The weight also has a bearing on your track-related wear items: brake pads, rotors, tires. At low mileage you probably won't get into things like bushings and wheel bearings, but they're eventually going to go.
Porsche builds its sports cars to have enough stop and turn to survive repeated hot laps. BMW doesn't. You're going to have to - at the very least - switch pads and fluid in the M3 to match a stock Cayman. And in Florida heat at Sebring, these wear items don't last. And the M3 is going to pound through tires at a much faster rate than the Porsche.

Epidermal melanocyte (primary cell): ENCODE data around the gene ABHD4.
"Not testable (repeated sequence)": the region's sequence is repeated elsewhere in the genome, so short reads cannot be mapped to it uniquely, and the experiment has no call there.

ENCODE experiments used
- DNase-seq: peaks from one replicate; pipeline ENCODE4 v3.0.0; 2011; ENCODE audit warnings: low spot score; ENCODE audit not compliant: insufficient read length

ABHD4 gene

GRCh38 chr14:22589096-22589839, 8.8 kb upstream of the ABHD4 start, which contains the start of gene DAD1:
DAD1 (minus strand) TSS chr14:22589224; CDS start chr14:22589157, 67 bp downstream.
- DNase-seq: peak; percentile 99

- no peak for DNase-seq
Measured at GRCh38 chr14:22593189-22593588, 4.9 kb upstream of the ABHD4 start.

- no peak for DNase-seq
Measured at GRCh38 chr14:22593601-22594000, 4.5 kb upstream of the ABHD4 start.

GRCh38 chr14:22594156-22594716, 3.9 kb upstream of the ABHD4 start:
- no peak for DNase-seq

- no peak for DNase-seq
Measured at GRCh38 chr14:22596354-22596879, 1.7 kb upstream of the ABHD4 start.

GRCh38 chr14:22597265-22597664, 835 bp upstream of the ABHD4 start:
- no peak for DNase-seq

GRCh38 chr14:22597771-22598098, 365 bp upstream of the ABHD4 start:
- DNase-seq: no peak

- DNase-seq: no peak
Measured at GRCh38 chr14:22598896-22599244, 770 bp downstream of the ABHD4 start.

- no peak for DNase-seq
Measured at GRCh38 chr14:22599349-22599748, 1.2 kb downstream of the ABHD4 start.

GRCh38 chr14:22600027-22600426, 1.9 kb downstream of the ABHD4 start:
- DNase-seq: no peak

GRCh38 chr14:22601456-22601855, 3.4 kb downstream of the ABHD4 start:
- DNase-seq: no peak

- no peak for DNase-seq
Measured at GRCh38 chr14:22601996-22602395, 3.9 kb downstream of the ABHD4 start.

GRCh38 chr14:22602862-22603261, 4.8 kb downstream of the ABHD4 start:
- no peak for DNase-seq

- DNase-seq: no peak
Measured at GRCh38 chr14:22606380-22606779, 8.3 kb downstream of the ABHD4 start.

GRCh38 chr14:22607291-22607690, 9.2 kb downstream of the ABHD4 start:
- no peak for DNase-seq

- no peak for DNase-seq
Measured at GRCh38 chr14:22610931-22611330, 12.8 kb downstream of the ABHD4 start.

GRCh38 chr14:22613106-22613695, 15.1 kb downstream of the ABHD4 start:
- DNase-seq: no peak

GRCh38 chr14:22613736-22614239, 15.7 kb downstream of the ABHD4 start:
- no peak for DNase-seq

If going to the track is that important, get the car that will last longer, go harder, be more reliable, faster, cheaper to run, and have better dealer support. We all know that's the Cayman.
For me personally, I used to be a huge track guy, more than 15 events every year. I went through the expensive process of converting an E46 M3 for track use, and after 23k miles and countless thousands spent in keeping the car safe, reliable, and competent on the track, I gave up and opted for a Porsche. There's no question in my mind a Porsche is a better choice for frequent track work. Add in the superior dealer network (IMO), and the choice is made for me.
That said, I prefer BMWs for the street. I like the lower profile, greater comfort, whiz-bang gadgets, and lower price point. That's why I'm choosing an E92 M3 over a Cayman variant or base Carrera. For the track, I drive Skip Barber MX5s.